The chief words given above all mean poor, literally, but ‘ani (rendered also "afflicted") may also denote Israel as a nation in its afflictions and low estate, e.g. Ps 68:10; Isa 41:17; 49:13; 51:21; 54:11; in Ze 3:12, it is "the ideal Israel of the future." Dr. Driver remarks (art. "Poor," HDB) that such passages show that ‘ani (as also its frequent parallel ‘ebhyon, and, though somewhat less distinctly, dal) came gradually "to denote the godly poor, the suffering righteous, the persons who, whether ‘bowed down' or ‘needy' or ‘reduced,' were the godly servants of Yahweh." The humble poor became in fact distinguished as the line in which faithfulness to Yahweh was maintained and spiritual religion developed. The less frequent word ‘anaw, often translated "meek," "humble," is regarded (see Driver in the place cited.) as having from the first a moral and religious significance. It is used of Moses (Nu 12:3) and occurs in Ps 10:12,17; 22:26; 25:9, etc.; Pr 3:34; 16:19; Isa 29:19; 32:7; 61:1; Am 2:7; Ze 2:3.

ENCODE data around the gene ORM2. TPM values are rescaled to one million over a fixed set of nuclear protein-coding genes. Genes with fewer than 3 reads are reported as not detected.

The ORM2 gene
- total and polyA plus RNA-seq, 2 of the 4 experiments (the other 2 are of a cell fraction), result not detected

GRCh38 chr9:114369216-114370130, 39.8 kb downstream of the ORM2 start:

II. In the New Testament.